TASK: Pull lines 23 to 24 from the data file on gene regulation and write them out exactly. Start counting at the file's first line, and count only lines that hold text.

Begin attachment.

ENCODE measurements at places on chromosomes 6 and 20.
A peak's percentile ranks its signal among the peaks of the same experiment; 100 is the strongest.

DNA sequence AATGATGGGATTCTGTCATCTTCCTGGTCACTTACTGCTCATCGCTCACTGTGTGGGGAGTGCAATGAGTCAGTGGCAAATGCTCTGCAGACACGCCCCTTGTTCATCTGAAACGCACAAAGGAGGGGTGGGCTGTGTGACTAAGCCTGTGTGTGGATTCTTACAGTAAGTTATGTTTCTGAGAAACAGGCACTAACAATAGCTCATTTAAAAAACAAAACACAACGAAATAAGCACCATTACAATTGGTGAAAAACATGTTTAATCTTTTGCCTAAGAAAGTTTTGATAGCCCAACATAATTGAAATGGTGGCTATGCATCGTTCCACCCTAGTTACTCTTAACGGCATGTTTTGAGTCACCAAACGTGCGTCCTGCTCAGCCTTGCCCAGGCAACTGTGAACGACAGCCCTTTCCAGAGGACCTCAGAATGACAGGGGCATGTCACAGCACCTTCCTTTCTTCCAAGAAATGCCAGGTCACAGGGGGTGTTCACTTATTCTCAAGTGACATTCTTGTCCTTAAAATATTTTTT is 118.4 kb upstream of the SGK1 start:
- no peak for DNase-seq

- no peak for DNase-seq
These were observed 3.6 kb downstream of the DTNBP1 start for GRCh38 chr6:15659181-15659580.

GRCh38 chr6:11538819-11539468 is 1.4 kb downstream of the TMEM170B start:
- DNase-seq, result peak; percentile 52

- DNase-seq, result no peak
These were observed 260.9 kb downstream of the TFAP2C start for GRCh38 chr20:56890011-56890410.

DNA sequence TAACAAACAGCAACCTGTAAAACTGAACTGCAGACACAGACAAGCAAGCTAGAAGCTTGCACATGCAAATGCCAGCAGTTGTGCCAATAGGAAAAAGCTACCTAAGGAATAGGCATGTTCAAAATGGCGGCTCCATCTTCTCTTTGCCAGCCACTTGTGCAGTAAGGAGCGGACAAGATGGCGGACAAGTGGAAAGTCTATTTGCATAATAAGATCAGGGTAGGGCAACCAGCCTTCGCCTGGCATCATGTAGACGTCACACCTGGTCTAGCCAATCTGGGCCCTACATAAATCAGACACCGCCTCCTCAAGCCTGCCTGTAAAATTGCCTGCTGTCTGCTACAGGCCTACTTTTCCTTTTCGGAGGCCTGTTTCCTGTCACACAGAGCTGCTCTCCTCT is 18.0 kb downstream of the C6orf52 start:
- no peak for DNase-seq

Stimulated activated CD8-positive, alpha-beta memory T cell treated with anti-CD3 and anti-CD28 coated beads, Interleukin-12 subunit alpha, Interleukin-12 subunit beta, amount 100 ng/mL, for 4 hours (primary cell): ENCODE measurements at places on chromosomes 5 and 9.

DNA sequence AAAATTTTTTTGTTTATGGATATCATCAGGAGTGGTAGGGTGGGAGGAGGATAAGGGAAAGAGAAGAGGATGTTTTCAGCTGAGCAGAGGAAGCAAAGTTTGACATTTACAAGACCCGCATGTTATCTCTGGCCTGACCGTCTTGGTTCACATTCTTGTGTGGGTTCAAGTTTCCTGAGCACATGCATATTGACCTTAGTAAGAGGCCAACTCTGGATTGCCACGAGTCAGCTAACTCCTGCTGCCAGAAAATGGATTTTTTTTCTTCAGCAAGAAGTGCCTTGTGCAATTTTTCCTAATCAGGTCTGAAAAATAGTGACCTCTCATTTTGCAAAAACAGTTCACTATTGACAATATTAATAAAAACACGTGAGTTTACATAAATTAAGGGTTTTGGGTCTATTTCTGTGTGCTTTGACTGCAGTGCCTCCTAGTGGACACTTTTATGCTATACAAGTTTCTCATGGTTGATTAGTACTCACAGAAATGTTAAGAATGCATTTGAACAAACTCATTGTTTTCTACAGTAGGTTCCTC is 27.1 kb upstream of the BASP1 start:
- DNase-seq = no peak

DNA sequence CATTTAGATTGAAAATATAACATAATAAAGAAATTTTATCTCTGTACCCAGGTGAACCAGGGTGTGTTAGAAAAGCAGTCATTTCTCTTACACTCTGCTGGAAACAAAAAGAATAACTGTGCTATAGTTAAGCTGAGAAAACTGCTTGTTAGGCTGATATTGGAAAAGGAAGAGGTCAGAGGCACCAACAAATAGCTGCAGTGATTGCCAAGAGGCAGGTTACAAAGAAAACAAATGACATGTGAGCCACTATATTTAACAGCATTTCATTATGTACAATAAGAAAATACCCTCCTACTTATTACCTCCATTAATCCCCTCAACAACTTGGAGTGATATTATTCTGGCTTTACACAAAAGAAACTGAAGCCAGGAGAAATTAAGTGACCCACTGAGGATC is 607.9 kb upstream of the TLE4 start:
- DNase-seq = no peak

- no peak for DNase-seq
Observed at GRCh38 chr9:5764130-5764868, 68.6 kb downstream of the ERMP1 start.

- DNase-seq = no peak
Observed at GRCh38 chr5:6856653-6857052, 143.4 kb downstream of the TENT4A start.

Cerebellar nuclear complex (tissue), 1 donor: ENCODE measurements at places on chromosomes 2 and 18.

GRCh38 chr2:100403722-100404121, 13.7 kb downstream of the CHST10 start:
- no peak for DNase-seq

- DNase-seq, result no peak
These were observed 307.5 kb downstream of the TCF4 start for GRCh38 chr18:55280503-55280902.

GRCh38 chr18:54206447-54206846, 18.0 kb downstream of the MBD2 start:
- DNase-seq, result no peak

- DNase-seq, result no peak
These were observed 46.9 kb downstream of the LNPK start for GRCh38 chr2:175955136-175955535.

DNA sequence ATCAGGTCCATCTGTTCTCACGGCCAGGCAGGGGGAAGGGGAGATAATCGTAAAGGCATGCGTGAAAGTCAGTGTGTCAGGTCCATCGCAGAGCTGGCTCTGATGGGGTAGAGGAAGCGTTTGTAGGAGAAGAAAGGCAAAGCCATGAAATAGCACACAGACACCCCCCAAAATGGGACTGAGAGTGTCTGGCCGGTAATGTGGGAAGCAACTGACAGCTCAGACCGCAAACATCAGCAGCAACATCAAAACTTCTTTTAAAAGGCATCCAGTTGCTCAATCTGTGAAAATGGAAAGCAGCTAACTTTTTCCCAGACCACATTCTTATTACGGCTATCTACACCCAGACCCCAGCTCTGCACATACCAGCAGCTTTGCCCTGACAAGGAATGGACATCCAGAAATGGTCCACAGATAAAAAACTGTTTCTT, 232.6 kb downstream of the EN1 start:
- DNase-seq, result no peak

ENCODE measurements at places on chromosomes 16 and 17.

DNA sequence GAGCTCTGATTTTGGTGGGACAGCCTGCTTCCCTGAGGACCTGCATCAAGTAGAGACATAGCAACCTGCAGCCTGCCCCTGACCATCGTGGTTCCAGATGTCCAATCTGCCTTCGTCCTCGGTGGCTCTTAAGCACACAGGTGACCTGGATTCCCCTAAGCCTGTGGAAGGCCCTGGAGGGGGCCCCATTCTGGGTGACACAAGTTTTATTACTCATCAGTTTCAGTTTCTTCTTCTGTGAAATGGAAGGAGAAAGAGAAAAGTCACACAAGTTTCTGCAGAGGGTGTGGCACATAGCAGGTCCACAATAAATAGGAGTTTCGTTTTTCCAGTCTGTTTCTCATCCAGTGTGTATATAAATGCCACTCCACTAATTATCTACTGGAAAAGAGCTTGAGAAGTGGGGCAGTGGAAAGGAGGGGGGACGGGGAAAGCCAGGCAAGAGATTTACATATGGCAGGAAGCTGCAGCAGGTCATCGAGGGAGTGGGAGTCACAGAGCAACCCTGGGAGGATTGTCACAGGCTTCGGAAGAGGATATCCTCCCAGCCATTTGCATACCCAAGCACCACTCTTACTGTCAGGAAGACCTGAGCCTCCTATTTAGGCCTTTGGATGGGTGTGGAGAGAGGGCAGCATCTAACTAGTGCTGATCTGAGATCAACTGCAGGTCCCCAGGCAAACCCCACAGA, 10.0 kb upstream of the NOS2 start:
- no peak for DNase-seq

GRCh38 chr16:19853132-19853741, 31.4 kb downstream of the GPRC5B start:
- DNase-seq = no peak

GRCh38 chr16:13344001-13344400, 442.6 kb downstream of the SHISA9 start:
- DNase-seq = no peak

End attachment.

GRCh38 chr2:100403722-100404121, 13.7 kb downstream of the CHST10 start:
- no peak for DNase-seq